The tallest spot on Aquidneck Island, known as “The Hilltop,” offers breathtaking views of Newport Harbor and off in the distance the Atlantic Ocean.
Even in the heart of winter, the harbor is alive as sailboats of various sizes dot the horizon with their colorful jibs ballooning in the breeze.
Located 30 miles south of Providence, R.I., Newport is best known for its opulent mansions that line the coastline, and for world-class sailing. Home to the America’s Cup, the oldest trophy in sports, Newport is the sailing capitol of the United States. It’s a place where yachtsmen take on a certain rock star status, and kids learn how to jibe and tack before they learn to ride a bike.
Still, many locals put their sea legs in dry dock during the winter months and spend their days inside the Stephen P. Cabot and Archer Harman Ice Center on the campus of St. George’s prep school.
On this Sunday morning, the first wave of parents make their way past the volunteers selling Dunkin’ Donuts and hot coffee in the lobby and into the main rink adorned with banners of the New England prep school circuit.
Kids of different shapes and sizes hustle into locker rooms and into their blue and sea foam green Newport Whalers uniforms, ready to show their stuff to parents and peers alike. For today is the third and final day of Hockey Weekend Across America, and Newport is celebrating with a skills competition that would make the NHL proud.
"You get them to fall in love with the game, and the game takes care of itself."
As Ali Lavada and Cam Hebert take the ice, coaches Kevin Sullivan, Brad Read, Frank Toner and John Stahl tinker with their starting positions, giving Lavada, a Mite C player, a sizable lead over her Bantam opponent. On the whistle, the pair sprints toward the end boards, around the net and race the length of the ice. Satisfied with the head start given to the younger skaters, the coaches call out the rest of the 52 players to the applause of a packed house.
“The whole premise is to set it up so the oldest kids are really competing against the youngest kids,” says Sullivan, a Massachusetts native who now calls Newport home. “How cool is it when a 6-year-old ends up beating the kid who is just about ready to shave?”
That’s what happened last year as Dylan Stahl, a pint-sized Mite, knocked off 6-foot-2 Bantam Ned Murphy in a race that went to the wire.
Through the fastest skater, sure shot and breakaway competitions, players of all ages joke and fidget, anxiously waiting their turn to compete. The competition lasts the better part of 90 minutes, a record compared to last year’s three-hour marathon.
“The skills competition brings the entire community together, from the littlest kid to the biggest,” says Sullivan. “Their lives may never cross when they’re away from the rink, but when they’re on the ice together they’re in the same fraternity.”
It’s that sense of community that has allowed Newport to thrive.
No matter their size or skill level, players from the Newport Whalers youth hockey program all found a way to compete and have fun during a skills competition as part of Hockey Weekend Across America.
Other towns throughout The Ocean State have written long hockey histories, from the storied prep program at Mount St. Charles to a number of Olympians and NHL players such as Clark Donatelli (Providence), Brian Lawton (Cumberland), Sara DeCosta (Warwick), David Emma (Cranston) and Bryan Berard (Woonsocket).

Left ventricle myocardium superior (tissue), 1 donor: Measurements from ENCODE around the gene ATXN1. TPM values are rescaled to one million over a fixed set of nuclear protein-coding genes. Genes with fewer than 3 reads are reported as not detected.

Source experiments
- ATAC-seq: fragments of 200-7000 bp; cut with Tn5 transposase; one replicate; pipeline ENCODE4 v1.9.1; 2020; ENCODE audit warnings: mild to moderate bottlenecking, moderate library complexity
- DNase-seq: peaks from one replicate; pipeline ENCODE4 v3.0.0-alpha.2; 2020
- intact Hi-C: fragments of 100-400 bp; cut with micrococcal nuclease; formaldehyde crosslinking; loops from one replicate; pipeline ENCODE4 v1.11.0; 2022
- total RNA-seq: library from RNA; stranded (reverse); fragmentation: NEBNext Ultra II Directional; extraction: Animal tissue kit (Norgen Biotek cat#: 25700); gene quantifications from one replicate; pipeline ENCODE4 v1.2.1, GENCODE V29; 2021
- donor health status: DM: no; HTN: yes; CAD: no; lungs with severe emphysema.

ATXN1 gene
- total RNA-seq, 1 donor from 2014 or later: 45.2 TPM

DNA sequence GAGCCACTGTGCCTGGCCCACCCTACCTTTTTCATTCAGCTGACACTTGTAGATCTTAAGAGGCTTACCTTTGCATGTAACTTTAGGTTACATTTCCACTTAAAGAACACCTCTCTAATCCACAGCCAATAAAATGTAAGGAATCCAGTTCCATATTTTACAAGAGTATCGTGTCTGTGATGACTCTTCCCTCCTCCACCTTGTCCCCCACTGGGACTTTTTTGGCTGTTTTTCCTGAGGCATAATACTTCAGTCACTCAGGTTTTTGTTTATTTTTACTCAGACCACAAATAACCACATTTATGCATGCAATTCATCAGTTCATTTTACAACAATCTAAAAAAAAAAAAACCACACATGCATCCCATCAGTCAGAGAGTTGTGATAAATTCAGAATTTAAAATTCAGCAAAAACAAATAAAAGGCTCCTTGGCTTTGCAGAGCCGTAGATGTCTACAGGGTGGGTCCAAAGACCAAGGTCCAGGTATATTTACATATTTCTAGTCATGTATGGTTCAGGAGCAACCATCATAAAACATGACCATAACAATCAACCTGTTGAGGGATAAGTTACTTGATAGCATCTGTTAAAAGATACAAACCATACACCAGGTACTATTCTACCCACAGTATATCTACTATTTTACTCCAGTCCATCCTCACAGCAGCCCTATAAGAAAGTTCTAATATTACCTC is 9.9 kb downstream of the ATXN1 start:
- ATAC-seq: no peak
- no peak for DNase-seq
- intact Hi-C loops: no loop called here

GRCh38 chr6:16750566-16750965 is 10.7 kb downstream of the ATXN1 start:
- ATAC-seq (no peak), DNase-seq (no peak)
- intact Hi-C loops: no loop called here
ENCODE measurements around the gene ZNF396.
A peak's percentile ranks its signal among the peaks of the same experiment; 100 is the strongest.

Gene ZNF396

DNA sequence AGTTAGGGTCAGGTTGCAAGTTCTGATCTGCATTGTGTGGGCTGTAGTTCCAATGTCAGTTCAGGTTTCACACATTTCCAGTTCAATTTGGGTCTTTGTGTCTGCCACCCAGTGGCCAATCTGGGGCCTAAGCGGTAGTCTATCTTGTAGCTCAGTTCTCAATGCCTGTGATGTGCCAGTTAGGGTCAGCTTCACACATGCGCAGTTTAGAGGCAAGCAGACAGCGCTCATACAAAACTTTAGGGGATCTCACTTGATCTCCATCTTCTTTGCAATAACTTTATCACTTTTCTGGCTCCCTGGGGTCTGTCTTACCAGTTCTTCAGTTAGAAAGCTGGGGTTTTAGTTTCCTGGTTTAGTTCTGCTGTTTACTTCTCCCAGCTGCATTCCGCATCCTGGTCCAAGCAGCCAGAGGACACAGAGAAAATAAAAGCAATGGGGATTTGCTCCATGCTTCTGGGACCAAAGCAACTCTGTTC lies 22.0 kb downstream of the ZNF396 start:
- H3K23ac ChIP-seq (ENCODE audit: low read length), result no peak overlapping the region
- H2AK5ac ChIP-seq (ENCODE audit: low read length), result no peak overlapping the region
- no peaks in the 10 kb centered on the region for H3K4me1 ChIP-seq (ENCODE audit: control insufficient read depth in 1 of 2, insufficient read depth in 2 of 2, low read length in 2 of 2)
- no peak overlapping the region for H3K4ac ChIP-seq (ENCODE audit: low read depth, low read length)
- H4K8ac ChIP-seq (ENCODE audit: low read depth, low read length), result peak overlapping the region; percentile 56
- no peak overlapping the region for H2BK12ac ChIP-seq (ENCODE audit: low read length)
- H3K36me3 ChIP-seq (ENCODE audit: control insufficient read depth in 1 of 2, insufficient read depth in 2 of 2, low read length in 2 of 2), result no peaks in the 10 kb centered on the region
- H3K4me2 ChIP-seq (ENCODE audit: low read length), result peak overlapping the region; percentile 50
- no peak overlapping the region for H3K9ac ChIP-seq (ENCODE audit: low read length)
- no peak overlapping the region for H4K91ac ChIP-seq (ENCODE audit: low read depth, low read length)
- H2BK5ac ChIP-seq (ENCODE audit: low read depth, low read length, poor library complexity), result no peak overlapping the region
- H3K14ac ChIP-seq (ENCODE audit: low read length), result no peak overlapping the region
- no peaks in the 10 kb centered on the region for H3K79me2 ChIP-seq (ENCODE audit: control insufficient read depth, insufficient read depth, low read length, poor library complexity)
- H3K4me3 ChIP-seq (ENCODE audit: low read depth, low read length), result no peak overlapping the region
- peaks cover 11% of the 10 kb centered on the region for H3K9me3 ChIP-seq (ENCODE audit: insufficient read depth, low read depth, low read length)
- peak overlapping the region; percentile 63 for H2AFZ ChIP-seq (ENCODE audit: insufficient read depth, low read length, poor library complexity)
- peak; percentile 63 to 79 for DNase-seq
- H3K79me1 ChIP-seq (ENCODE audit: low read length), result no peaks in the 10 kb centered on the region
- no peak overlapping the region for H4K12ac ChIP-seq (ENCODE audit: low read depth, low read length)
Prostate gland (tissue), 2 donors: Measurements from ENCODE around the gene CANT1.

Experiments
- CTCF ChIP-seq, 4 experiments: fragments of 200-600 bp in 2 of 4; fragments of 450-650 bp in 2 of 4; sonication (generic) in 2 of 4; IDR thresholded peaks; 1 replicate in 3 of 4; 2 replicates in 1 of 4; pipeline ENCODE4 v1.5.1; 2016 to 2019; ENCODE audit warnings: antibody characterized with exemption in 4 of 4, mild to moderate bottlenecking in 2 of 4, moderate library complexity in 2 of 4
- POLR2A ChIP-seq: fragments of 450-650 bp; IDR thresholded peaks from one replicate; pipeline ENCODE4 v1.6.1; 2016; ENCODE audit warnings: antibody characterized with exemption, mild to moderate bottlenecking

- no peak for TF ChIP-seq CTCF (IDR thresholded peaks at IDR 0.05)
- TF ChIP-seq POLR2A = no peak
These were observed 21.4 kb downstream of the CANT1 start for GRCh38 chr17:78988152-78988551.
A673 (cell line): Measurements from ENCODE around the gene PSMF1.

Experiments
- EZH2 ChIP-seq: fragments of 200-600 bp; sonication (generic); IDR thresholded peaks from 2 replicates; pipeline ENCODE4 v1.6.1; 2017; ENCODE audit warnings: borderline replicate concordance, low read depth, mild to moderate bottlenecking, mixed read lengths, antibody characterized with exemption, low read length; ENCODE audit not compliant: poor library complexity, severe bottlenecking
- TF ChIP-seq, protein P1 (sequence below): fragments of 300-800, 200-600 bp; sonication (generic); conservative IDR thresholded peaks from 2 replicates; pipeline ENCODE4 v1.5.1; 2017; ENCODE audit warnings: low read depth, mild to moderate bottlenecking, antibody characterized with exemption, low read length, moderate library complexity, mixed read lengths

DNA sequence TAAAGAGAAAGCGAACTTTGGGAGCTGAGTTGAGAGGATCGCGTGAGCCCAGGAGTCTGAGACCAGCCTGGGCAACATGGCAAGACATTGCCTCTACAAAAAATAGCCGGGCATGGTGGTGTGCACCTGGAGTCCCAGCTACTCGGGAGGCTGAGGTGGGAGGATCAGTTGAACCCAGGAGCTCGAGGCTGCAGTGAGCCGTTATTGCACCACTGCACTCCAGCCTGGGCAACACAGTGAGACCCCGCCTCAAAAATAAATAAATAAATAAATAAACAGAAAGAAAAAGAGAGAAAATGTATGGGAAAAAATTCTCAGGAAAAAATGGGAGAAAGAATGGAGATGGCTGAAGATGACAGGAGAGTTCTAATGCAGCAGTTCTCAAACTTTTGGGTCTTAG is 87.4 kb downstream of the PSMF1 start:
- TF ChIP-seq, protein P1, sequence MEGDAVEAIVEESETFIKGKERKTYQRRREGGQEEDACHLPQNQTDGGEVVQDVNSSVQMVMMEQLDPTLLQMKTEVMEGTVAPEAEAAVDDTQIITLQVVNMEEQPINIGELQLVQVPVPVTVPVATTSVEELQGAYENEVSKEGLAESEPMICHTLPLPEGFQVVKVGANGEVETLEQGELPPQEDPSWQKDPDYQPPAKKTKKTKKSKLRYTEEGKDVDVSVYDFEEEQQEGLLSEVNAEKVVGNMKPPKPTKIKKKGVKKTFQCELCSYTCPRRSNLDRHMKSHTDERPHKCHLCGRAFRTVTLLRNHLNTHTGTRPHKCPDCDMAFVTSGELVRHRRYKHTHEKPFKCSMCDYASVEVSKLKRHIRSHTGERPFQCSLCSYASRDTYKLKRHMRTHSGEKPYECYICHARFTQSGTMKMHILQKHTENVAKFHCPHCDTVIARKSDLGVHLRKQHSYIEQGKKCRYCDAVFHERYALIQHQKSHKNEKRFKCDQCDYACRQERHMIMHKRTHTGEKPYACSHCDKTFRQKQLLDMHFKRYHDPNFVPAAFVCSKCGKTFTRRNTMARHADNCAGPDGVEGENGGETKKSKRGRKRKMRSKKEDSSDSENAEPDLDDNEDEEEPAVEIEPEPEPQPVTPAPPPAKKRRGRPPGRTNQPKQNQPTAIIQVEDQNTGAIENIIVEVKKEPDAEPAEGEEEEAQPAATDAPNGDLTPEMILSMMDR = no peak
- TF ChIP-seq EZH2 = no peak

Newport may not share the same hockey heritage, but it is quickly and quietly making a name for itself. With more than 700 kids playing everything from Mite house to Bantam travel, Newport boasts the largest youth hockey program in the state. Spurring this growth is a dedicated group of volunteers that works hard to cultivate the next wave of players by employing some creative measures to increase its ranks by increasing the fun factor.
“It all starts at that learn to skate level with the 5-year-olds,” says Sullivan, who coaches the Squirt B team and helps with one of the Peewee C squads. “You get them to fall in love with the game, and the game takes care of itself.”
At the heart of Newport’s growth is the Cool Kids Skate program, which is designed to get kids interested in hockey at a young age. The program centers around 3-on-3 Mite cross-ice hockey, an approach that didn’t sit well with many of the parents when it was first introduced.
“There was a lot of push back from parents, but three years later they love it,” says Sullivan. “All those naysayers, not a single one of them has a bad thing to say now. Once people see the excitement out there and that their kids were touching the puck and having fun, it doesn’t take long at all.”
The second part of the program is an aggressive campaign that asks youth hockey players to sell their game by bringing a friend to the rink for a free skate.
Despite the sprawling oceanfront mansions and local yacht clubs, the median household income in Newport is slightly above $40,000. That means new and creative ways of attracting kids to hockey have been tied in with making it affordable.
“People think we all live in mansions and we’re all rich,” says Sullivan. “We certainly play at a nice rink, but it’s not what you think.”
Hockey has been enjoying fair winds and following seas in Newport as the game continues to sail along on a smooth course. For people who have the sea in their blood, they have taken to the thrill of having ice under their feet.
“It’s a tough transition from boating season to hockey season,” says Sullivan.
“We start at the same time every year but people are always asking why are we starting earlier this year.
“Even so, there’s been more excitement about hockey over the last five years.”